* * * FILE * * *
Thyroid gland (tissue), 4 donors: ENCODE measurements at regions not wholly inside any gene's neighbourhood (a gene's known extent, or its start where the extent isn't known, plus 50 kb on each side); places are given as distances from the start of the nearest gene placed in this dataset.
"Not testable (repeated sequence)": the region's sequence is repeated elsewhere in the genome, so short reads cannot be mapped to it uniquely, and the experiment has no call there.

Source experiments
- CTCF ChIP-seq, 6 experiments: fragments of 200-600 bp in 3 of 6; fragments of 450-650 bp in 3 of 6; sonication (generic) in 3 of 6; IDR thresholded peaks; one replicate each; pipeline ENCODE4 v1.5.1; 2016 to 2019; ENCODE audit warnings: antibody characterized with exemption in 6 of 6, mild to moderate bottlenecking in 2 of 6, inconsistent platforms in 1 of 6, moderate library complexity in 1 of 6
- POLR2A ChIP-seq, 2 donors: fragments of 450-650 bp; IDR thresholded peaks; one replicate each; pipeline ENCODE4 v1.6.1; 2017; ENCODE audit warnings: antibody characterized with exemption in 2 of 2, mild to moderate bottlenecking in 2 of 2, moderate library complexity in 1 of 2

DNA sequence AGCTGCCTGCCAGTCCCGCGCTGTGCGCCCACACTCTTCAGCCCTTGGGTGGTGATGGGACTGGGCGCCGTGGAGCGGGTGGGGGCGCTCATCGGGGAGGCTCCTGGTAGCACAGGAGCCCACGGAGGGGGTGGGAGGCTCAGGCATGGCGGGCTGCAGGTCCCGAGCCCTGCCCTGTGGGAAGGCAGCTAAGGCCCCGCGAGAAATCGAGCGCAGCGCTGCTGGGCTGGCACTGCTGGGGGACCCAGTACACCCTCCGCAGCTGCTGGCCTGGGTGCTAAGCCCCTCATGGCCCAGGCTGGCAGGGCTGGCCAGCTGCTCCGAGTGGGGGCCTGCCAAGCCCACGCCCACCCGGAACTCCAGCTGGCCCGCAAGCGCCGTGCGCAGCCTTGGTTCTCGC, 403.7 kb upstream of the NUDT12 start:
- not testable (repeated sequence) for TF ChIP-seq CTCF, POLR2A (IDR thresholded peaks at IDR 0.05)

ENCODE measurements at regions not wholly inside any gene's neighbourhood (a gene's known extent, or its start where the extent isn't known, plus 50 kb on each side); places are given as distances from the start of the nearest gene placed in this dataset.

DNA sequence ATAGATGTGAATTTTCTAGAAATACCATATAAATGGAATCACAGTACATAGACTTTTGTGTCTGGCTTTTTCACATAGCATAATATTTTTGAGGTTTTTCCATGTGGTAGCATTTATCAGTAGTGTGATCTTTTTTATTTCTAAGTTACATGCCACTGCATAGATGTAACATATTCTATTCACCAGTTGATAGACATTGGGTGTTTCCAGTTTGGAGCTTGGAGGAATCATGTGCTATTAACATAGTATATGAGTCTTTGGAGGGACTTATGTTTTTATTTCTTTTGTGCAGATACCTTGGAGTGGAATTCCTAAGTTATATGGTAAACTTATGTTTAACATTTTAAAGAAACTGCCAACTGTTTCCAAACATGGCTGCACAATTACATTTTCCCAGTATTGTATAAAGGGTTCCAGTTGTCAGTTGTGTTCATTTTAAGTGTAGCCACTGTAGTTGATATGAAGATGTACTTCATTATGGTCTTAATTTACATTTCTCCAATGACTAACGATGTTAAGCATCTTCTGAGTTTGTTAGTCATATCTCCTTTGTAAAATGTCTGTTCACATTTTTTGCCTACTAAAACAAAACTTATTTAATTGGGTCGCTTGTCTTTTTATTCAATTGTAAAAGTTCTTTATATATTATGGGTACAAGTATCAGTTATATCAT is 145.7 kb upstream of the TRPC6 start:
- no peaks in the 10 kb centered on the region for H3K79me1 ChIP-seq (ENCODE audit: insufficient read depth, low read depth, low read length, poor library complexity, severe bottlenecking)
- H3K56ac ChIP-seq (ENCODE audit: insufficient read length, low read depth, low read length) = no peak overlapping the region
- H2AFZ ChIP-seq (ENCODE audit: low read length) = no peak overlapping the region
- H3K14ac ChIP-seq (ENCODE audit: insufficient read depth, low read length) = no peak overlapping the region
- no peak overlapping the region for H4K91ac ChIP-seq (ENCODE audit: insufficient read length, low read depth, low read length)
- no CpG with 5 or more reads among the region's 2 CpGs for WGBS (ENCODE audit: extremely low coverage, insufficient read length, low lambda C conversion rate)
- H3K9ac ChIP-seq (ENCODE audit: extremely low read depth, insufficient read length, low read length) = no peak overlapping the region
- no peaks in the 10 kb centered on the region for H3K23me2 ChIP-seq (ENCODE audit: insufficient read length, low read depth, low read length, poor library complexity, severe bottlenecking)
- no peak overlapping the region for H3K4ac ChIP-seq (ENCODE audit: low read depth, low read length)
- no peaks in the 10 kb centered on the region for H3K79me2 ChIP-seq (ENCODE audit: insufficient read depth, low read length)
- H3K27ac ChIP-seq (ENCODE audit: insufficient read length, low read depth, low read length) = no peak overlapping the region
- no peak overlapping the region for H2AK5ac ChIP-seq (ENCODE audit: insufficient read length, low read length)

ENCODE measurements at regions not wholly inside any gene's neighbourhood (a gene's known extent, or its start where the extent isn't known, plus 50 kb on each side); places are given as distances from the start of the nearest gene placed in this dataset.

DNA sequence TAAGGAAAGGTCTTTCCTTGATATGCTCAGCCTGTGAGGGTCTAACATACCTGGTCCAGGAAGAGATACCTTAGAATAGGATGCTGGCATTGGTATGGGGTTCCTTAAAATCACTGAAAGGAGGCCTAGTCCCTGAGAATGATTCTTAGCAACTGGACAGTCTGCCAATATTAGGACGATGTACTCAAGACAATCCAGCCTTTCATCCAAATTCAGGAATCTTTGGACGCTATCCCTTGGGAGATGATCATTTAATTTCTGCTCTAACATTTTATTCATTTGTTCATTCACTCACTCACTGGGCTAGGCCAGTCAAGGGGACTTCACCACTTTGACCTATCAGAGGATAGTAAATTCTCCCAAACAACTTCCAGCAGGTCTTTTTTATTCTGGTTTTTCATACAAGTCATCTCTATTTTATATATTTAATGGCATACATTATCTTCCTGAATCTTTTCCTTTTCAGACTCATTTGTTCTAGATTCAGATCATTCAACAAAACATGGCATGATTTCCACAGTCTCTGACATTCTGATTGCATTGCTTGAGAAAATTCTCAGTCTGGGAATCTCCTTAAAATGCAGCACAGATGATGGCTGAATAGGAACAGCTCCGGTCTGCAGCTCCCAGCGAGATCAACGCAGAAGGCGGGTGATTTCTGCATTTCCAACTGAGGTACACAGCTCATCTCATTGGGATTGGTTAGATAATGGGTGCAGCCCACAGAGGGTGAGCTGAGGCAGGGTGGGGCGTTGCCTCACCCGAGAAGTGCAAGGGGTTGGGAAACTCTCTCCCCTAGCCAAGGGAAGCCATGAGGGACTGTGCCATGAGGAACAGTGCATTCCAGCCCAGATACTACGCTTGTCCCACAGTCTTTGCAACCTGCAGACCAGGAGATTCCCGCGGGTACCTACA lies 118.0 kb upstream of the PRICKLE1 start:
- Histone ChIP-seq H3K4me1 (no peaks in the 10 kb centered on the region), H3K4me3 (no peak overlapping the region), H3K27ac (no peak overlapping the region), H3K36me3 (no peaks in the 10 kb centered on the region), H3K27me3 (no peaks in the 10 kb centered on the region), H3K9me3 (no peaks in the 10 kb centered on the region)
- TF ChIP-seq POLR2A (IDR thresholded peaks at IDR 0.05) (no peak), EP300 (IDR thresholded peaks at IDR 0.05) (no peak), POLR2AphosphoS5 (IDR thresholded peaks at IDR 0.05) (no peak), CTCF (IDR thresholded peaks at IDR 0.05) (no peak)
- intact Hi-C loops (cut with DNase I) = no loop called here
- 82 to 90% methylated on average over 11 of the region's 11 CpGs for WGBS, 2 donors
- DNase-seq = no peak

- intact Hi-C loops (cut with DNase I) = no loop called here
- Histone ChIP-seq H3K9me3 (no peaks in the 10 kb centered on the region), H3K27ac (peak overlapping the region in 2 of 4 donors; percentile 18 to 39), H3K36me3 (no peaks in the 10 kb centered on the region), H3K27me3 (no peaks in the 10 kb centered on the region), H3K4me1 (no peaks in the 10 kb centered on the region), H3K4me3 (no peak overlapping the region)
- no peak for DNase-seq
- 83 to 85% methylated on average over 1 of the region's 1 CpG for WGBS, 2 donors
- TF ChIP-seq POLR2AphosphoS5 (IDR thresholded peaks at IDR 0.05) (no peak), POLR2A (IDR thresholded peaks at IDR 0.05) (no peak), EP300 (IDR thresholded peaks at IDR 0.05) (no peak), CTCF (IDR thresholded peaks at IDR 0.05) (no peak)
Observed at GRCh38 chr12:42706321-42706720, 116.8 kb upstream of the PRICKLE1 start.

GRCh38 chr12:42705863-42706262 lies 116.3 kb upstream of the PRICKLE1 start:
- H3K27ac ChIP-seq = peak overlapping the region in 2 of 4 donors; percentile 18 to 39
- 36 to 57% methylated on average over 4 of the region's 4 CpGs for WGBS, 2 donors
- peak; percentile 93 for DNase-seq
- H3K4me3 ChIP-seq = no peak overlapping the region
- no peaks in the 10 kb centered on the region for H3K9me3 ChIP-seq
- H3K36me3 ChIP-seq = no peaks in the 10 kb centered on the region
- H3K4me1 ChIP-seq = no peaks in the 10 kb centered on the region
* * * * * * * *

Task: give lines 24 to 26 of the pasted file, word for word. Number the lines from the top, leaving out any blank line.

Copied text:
- Histone ChIP-seq H3K4me1 (no peaks in the 10 kb centered on the region), H3K4me3 (no peak overlapping the region), H3K27ac (no peak overlapping the region), H3K36me3 (no peaks in the 10 kb centered on the region), H3K27me3 (no peaks in the 10 kb centered on the region), H3K9me3 (no peaks in the 10 kb centered on the region)
- TF ChIP-seq POLR2A (IDR thresholded peaks at IDR 0.05) (no peak), EP300 (IDR thresholded peaks at IDR 0.05) (no peak), POLR2AphosphoS5 (IDR thresholded peaks at IDR 0.05) (no peak), CTCF (IDR thresholded peaks at IDR 0.05) (no peak)
- intact Hi-C loops (cut with DNase I) = no loop called here